Income requirements for Medicaid eligibility will change as the result of rule amendments recently announced by the Ohio Department of Medicaid. Previously, only individuals with a disability who fell into a specified income range were eligible for Medicaid. Under the new rules, individuals who qualify for federal Supplemental Security Income (SSI) will automatically qualify for Medicaid.
Ohio will convert from a "209(b)" state to a "Section 1634" state starting August 1, 2016.1 This means that, when determining Medicaid eligibility, Ohio will implement an income cap equal to three times the SSI Federal Benefit Rate.2 The Federal Benefit Rate represents an individual's SSI income limit and the limit for their maximum monthly Federal SSI payment.
This change significantly impacts Ohio nursing care providers serving Medicaid patients. As a part of the change, the option to allow individuals with incomes above eligibility thresholds to use medical bills to "spend down" their assets to achieve Medicaid eligibility will no longer exist.
However, Qualified Income Trusts (QIT), also known as Miller Trusts, can be used to bring a resident's income below the cap.3 After August 1, 2016 every resident with an income exceeding $2,199 per month4 will need to establish a QIT to become or remain eligible for Medicaid benefits.
What is a Qualified Income Trust?
A QIT is a form of irrevocable trust into which some or all of an assisted living facility resident's assets are transferred for a short time each month before being expended for the resident's care.5 Assets in the trust are not counted toward income when calculating individual Medicaid eligibility. However, the assets, and any interest earned on the assets, are counted in post-eligibility calculations, including patient liability. When the resident dies, all assets remaining in the trust are distributed to the state, up to the amount of Medicaid benefits provided, and consistent with Medicaid Estate Recovery policies.
To establish a QIT, a resident must:6
- Have a trust instrument drafted and executed according to specific requirements;
- Open a separate account for the trust;
- Transfer income into the account;
- Make withdrawals and payments from the account each month;
- Not directly deposit income into the trust account; and
- Maintain a separate personal deposit account in which to directly deposit that income.
A trust is a legal instrument necessitating professional legal advice from an attorney in order to be drafted and executed. If a Medicaid resident has granted Power of Attorney (POA), the POA instrument should be reviewed to ensure the POA has the power to grant irrevocable trusts. If not, or in circumstances where a recipient of Medicaid is not competent and has no POA, an order from the probate court may be required to create an irrevocable trust, such as a Miller Trust.
It is unclear whether the standard retroactive 90-day Medicaid eligibility applies when a Miller Trust is used. Current law states eligibility cannot start until all of the elements of eligibility are fulfilled. This could affect an assisted living facility's willingness to admit an individual before eligibility is determined.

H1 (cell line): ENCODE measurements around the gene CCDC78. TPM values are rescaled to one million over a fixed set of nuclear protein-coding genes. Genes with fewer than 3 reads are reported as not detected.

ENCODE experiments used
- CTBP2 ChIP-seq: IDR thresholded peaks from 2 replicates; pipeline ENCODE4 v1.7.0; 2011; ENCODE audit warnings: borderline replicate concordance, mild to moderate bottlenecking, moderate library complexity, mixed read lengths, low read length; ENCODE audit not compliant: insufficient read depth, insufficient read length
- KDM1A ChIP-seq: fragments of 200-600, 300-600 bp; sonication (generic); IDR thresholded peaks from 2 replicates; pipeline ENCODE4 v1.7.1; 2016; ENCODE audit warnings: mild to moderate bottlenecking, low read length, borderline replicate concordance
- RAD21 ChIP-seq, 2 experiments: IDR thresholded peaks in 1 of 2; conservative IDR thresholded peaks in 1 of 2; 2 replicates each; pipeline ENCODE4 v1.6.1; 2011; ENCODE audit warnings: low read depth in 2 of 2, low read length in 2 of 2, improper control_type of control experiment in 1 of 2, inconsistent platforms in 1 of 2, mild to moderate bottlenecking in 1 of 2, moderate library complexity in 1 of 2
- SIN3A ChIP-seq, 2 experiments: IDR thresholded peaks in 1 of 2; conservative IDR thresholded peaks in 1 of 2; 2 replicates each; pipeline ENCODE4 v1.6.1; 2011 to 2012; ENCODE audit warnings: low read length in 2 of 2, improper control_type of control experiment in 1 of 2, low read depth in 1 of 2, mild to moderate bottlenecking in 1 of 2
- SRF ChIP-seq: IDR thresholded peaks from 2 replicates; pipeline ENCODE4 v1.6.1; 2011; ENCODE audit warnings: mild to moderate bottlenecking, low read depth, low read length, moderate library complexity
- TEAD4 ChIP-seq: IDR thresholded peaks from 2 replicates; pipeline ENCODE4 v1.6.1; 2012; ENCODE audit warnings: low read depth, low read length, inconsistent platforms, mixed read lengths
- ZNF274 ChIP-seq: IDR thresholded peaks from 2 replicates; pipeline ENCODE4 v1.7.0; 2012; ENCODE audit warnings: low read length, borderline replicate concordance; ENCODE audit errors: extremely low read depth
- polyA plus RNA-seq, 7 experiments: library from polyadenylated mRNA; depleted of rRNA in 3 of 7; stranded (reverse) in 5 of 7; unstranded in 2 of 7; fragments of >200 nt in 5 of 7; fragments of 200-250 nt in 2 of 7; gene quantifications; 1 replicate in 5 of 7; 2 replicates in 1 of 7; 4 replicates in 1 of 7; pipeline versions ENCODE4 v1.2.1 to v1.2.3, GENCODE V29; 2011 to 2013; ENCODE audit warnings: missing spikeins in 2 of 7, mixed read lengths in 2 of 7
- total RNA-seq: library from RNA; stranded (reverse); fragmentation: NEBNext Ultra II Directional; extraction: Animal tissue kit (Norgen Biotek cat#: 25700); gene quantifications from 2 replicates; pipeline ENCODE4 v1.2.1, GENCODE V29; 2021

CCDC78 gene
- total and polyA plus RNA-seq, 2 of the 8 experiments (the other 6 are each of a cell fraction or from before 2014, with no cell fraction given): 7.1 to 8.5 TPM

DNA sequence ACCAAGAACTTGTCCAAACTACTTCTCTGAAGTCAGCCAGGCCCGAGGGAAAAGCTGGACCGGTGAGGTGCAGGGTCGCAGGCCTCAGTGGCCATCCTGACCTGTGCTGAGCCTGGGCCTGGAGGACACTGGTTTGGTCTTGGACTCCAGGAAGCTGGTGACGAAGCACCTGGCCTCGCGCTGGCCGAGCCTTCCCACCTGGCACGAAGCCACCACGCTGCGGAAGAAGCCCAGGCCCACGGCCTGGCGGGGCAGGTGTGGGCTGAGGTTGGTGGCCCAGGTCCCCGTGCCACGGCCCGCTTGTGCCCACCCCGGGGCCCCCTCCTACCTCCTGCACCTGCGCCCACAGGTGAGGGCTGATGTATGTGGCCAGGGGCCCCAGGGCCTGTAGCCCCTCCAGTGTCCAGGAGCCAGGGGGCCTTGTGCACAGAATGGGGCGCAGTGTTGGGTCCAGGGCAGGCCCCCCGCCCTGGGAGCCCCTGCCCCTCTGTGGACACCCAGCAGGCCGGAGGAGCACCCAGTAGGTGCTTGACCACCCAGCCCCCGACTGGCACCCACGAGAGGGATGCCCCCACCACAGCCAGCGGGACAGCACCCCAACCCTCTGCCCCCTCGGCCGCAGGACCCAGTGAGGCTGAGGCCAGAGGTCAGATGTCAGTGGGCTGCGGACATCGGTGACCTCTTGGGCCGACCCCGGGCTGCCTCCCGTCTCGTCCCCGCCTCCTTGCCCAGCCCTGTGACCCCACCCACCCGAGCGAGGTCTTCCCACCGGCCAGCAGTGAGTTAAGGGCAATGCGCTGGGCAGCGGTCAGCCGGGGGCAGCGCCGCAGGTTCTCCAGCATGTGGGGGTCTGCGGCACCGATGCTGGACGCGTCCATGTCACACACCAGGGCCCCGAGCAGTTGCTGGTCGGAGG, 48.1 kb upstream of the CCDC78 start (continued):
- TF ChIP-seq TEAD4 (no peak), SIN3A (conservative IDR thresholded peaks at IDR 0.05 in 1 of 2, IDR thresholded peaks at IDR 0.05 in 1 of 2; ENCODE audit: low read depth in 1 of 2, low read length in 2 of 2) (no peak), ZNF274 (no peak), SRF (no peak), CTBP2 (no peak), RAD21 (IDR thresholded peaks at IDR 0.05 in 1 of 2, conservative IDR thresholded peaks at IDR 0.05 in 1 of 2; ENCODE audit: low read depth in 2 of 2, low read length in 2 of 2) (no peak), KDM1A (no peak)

In summary, Ohio nursing care providers must be aware that beginning August 1, 2016, Medicaid patients with incomes exceeding $2,199 per month will need a Miller Trust in order to become or remain Medicaid-eligible. This change will substantially increase the need for QITs among nursing home residents. Because of this, the Ohio Department of Medicaid has contracted with Automated Health Systems to establish a support hotline and assist Medicaid applicants in setting up QITs. Automated Health Systems can be reached at 844.265.4722, from 8 a.m. to 5 p.m. Monday through Friday.
An attorney with experience in elder and Medicaid law can also assist with creating an irrevocable trust and help explain in greater detail these changes and the impact they have on nursing home and assisted living facilities. Please contact WWR if we can assist you with any questions about updates to Ohio Medicaid eligibility requirements.
Thomas R. Kendall is an attorney in the Cincinnati office of Weltman, Weinberg & Reis Co., LPA who focuses his practice in commercial and consumer litigation. He can be reached at 513.723.6052 and firstname.lastname@example.org.
Sara M. Donnersbach is a shareholder in the Cleveland office of WWR who practices in multiple disciplines with an emphasis on healthcare collections. She has been recognized in Ohio Super Lawyers’ list of Ohio Rising Stars and in Crain’s Cleveland Business’ list of Forty Under 40. Ms. Donnersbach currently serves on the Ohio State Bar Association’s Healthcare Committee and is a frequent presenter on healthcare related topics. She can be reached at 216.685.1039 and email@example.com.
1 Public notices are published at: http://medicaid.ohio.gov/RESOURCES/PublicNotices.aspx
2 New OAC 5160:1-3-03.5(B)(4), published at http://www.registerofohio.state.oh.us/pdfs/5160/1/3/5160$1-3-03$5_OF_N_RU_20160415_1444.pdf.
3 OAC 5160:1-6-03.2; OAC 5160:1-3-05.2.
4 The SSI Federal Benefit Rate and cost-of-living adjustment provisions are found at 20 CFR § 416.405 and § 416.410. The latest rate is published at: https://www.ssa.gov/oact/cola/SSI.html.
5 OAC 5160:1-3-05.2; ORC 5163.21.
6 New OAC 5160:1-6-032, published at http://www.registerofohio.state.oh.us/pdfs/5160/1/6/5160$1-6-03$2_FF_N_RU_20160623_0953.pdf.
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